As an aside: We’d originally planned to announce the new study on Monday, but we held off for a bit in the wake of the horrific mass killing at the Pulse nightclub in Orlando. It’s hard to think that a project like Queer in STEM matters much, in the face of that kind of hatred. I do believe, though, that working to understand individual queer experiences — the nitty gritty details of our lives and careers — is part of the much bigger project of making society kinder to all people. The Pulse massacre is only the latest act of anti-queer violence to add to the fears that LGBTQ-identified folks carry with us every day — including in our laboratories and classrooms. I know I speak for all my collaborators when I say that we hope Queer in STEM can help to make those spaces feel safer.
We’ll officially open the new survey for responses on Monday, 20 June — look for notice here, on the study site, or on social media.
I’ve got a new piece up on Vitae looking at some inspirational (and not-so-) examples of mentoring in popular culture. Leslie Knope (duh) and Miranda Priestly (yikes) make appearances, plus I have officially managed to shoehorn Star Trek into the careers blog of The Chronicle of Higher Education:
When DS9 and the Federation are threatened by deteriorating relations with the Klingon Empire, [Benjamin] Sisko recruits the Klingon Starfleet officer Worf (Michael Dorn) to the station’s crew for his unique combination of security and tactical expertise and cross-cultural competency.
Perhaps most excitingly (terrifyingly?) we’re going to raise some of the funds to do the genome sequencing by crowdfunding, using the Experiment.com platform. So please keep an eye on the project site, follow our Twitter feed, and Like our Facebook page to make sure you don’t miss your chance to help understand Joshua trees’ evolutionary past and ensure their future.
The challenge with receiving and applying advice is to distinguish real, general principles from what may simply amount to another person’s recollection of a series of events that ended well. … Certainly in academia, as in any career, there are habits and choices that improve the odds of survival from graduate school to tenure. But simply making it to a particular stage doesn’t actually mean that you had all the right habits or made all the right choices — or even know which habits and choices will work for most other people.
In keeping with my established approach to these columns, I actually do circle back around to a way in which you can learn from other folks’ personal experiences, but you’ll need to read the whole thing to find out how.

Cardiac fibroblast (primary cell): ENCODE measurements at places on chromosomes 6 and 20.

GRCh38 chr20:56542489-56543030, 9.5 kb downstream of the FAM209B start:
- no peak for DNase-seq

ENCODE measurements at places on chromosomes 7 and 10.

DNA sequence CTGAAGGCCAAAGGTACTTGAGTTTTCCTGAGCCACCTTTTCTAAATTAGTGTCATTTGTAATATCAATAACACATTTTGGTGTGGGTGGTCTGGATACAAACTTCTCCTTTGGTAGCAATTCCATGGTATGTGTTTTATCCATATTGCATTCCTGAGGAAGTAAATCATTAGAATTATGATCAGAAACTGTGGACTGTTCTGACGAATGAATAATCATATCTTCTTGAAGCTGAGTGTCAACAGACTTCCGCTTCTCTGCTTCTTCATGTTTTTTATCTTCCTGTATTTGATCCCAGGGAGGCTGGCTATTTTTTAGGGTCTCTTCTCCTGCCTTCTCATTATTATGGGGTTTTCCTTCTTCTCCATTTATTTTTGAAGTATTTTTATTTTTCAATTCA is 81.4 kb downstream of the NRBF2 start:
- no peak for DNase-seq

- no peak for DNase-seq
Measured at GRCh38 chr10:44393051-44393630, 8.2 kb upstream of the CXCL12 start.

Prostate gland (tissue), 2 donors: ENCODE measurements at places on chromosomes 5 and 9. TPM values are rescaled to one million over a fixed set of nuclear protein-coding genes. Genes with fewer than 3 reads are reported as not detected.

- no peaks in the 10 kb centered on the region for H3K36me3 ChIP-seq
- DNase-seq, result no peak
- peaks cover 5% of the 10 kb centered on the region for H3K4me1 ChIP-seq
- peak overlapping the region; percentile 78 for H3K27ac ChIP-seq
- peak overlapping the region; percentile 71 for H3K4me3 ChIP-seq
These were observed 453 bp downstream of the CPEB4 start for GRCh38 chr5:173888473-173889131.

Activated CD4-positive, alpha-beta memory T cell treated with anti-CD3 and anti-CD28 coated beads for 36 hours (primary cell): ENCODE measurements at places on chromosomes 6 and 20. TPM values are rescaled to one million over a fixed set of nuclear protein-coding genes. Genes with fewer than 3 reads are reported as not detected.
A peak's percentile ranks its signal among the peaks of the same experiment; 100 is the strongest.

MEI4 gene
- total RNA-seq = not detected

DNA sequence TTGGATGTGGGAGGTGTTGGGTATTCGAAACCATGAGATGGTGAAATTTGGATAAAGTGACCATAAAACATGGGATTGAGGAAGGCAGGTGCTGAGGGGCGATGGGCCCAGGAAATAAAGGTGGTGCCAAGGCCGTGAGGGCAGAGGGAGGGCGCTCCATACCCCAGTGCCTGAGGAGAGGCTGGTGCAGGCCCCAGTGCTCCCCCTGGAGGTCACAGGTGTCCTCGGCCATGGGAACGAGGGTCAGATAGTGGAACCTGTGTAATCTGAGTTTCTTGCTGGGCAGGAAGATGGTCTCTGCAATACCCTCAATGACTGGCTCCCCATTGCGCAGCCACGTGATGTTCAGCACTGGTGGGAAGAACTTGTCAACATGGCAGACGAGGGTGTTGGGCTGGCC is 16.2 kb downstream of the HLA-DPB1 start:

In the field during the first year of my Ph.D. research with my dissertation advisor, Olle Pellmyr (centre) and collaborator Will Godsoe (left). (Flickr: jby)
Over at Vitae, I’m contemplating an appropriate topic for the week of U.S. Thanksgiving: how much I owe to the many senior colleagues who’ve mentored me over the course of my scientific career.
In graduate school and as a postdoc, I’ve been exceptionally fortunate in my formal and informal relationships with senior colleagues. As I’m nearing (I hope) the day when I will begin teaching, training graduate students, and supervising postdocs myself, I’ve tried to keep track of specific ways that my mentors have aided me. It’s helped me define what I want to do as a mentor myself, but it’s also good, I think, to remember how much my career has depended on others’ support.
No, I don’t know why the piece is illustrated by men carrying turkeys, apart from the seasonal connection. Maybe the men are mentors and the turkeys are mentees? Maybe just go read the whole column and don’t over-think it.
Do you really need to receive letters of reference with my application? Yes, of course, you want perspectives on candidates from people who have worked with us in the past. Will you use their letters in the very first round of sorting through dozens (or hundreds) of applicants? Probably not. I have met a few faculty members who tell me that they do read letters for that first-stage decision — but those professors are the rare, possibly superhuman, exceptions. For candidates, making sure letters get delivered means making sure that three-to-five usually very busy senior collaborators know the general description of the job opening in question, the idiosyncratic method by which letters should be submitted, and the deadline for submission — then following up to ensure they meet that deadline.
I’d like to think this column is both a (reasonable) extended complaint, and a #SlatePitch-y rebuttal to said complaint — because I kinda think, actually, that as maddening as tenure-track applications can be, they might be pretty good at identifying people who will do well as faculty. To find out why, go read the whole thing.
In the four years since I finished my doctorate, I’ve done at least another Ph.D.’s-worth of work on questions that, back in graduate school, I would never have thought I could tackle. I’ve been lucky — I landed a good postdoc on an interesting project with a mentor who gave me freedom to pursue just about anything I thought would be valuable. That is all exactly what I would want to do running my own lab as a principal investigator, with a faculty appointment. And isn’t that what I’m “training” to do, after all?
It ends up being, as you might expect, as much about the prospects for something to do after being a postdoc as the postdoc itself — but for that, you should go read the whole thing.